Review – The Master Builder, Almeida

Thursday 18 November 2010

Call the Guinness Book of Records! Call Norris McWhirter! Call Roy Castle! Loudly!

Sometimes you wonder about a title of a play and think, how did they come up with that? Sometimes you find yourself waiting for the title  to appear. But there is no waiting or wondering here. Not in Ibsen‘s The Master Builder at the Almeida.

It must surely hold the record for the number of times the title of the play is name checked in the piece itself. It boasts its own redundant form of product placement.

Hilde Wagnel (Gemma Arterton) can’t help but bang on about the master builder. Even Master Builder Halvard Solness (Stephen Dillane)can’t help but bang on about the master builder. Take your hand tally counter and click away. Count them up one by one and let us know how many times it’s mentioned. At least it’ll give you something to do.

The master builder’s position and career is on the wane.  He’s haunted by the past and going a bit loopy. The previous home of Halvard and his wife Aline (Anastasia Hille) burnt down, inspiring him to build his master buildings and resulting in the death of their child.

Up out of the past pops Hilde, who the master builder met and – according to her – kissed as a child. She never got over it and has turned up either to run away with the master builder or send him to his doom. But she too is clearly a few breezeblocks short of the castle that the master builder once promised to build her.

Apparently The Master Builder is full of symbolism. Most of it passed us by but we did spot some. Solness the master builder is named after the sun (we pinched that bit from the programme notes) but given what he’s alleged to have promised a 12 year old girl a more apt moniker might be Glitter-ness.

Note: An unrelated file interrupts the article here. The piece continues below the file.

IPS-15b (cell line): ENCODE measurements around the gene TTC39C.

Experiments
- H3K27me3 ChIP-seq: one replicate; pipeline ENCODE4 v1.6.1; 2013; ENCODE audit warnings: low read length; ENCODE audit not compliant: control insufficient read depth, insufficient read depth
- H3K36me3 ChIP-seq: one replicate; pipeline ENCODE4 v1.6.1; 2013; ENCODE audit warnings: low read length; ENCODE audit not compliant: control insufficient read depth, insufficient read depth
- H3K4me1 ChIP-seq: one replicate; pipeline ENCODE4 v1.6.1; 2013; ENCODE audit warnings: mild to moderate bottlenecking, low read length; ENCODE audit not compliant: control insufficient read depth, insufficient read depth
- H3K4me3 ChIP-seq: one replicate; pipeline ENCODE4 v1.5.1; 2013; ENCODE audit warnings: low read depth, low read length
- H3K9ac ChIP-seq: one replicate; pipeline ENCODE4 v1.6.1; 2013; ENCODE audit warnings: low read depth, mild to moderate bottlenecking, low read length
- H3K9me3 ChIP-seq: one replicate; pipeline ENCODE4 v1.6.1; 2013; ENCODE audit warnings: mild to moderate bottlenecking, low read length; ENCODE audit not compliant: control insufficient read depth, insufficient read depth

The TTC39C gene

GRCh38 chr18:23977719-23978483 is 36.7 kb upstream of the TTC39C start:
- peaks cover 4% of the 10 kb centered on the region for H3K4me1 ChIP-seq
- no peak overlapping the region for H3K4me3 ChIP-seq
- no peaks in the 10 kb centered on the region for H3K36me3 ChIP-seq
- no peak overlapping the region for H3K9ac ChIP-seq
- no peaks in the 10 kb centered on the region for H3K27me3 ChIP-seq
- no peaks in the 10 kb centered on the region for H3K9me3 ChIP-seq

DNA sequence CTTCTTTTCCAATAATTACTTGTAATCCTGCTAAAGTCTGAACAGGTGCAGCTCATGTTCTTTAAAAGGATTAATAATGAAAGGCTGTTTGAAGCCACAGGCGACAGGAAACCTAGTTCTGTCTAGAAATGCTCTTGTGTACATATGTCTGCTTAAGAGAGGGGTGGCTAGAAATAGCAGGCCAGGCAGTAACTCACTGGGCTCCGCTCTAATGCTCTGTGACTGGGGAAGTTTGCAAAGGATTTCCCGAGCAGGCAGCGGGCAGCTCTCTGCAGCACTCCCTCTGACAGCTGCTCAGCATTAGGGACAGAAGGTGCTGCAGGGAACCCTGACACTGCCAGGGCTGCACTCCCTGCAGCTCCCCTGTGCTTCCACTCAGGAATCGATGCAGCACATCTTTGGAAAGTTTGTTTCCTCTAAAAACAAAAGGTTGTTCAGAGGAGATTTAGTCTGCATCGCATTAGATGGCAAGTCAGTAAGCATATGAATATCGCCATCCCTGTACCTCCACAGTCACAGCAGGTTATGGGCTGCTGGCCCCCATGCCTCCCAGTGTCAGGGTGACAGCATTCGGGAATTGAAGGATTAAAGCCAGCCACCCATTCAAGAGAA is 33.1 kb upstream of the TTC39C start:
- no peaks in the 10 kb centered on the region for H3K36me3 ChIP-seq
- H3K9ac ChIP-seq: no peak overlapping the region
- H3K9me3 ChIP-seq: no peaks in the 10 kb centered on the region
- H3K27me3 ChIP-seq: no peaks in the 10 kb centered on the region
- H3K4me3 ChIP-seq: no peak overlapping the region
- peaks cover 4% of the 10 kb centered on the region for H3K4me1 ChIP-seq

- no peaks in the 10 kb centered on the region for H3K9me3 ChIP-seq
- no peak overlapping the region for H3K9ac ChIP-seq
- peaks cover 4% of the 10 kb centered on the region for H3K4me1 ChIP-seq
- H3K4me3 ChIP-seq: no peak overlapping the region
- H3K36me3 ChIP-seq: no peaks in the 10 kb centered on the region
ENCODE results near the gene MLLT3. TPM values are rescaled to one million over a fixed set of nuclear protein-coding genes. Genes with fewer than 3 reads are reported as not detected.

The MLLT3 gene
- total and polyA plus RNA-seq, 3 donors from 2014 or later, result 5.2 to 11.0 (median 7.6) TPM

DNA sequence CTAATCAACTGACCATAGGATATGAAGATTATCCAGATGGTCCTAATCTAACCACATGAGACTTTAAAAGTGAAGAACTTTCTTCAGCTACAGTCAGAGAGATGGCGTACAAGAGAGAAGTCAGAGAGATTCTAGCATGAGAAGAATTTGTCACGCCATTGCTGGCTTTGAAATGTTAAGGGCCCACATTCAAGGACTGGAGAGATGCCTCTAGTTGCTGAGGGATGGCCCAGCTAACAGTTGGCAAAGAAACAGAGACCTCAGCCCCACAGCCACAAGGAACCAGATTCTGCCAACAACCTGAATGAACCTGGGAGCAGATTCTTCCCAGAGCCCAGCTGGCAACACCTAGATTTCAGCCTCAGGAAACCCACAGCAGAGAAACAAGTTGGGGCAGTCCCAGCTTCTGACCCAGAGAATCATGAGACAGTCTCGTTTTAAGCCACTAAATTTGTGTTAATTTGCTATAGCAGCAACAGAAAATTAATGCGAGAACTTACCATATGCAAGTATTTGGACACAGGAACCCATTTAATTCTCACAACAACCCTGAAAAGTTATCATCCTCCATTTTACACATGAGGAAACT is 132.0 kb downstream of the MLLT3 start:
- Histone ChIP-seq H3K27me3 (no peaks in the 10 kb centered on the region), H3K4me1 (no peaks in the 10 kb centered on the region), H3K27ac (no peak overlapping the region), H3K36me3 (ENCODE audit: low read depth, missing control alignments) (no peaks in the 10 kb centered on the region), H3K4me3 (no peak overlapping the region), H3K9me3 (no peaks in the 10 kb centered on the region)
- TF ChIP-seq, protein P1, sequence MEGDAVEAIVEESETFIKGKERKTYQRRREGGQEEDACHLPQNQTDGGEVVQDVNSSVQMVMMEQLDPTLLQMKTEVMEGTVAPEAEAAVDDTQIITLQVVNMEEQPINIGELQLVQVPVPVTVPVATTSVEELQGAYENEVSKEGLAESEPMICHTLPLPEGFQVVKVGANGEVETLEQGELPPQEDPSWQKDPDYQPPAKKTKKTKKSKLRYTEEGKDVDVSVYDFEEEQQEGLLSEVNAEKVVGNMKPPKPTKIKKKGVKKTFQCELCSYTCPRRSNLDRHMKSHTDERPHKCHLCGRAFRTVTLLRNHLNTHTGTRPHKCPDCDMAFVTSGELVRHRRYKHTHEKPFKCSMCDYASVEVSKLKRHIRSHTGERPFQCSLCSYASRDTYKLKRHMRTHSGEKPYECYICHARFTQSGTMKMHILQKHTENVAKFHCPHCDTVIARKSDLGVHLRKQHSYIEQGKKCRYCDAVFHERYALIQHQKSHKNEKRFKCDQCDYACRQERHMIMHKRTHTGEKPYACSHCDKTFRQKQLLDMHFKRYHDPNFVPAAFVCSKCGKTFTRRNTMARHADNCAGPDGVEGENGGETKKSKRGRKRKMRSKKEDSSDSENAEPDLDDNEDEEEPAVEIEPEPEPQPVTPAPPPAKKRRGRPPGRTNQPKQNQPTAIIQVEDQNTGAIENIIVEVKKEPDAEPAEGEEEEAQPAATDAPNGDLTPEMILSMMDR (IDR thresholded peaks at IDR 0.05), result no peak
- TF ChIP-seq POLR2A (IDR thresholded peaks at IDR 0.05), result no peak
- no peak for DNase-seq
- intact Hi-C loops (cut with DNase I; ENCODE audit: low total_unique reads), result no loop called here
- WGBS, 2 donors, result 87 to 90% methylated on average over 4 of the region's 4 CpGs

The master builder built the highest church tower in the world, Hilde wants to inspect his tower (Oooh-er Matron!) and he wanders round clutching his plans like a giant penis until Hilde gets to unroll them. Phnar. Lines like “Do you have a pencil?” drip with added meaning.

And as you drift off into a snooze watching the dull proceedings in your head the repeated words conflate into masterbuilder and even begin to suggest their own phallocentric connotation. Beat that!

Of course, Andrew was completely oblivious to all of this sexual symbolism and slept contentedly through most of it anyway.

The piece is staged minimally (design by Vicki Mortimer). There’s a sweeping staircase against the exposed brick wall at the back, and the bulk of the inaction is performed in a giant cat-litter tray with a nod to Scandinavia via a couple of pieces of Ikea furniture.

But why does the master builder’s wife water one of the chairs like a plant? Isn’t it big enough? Does she think it will grow? Is it a metaphor?

Presumably it’s director Travis Preston’s fault that the cast speak in an entirely unnatural way. Mini-pauses are inserted in almost every line and individual words have unnecessary significance loaded on them with this peculiar emphasis. Even simple lines become “I’ll (pause) buy (pause) one or two things in town”.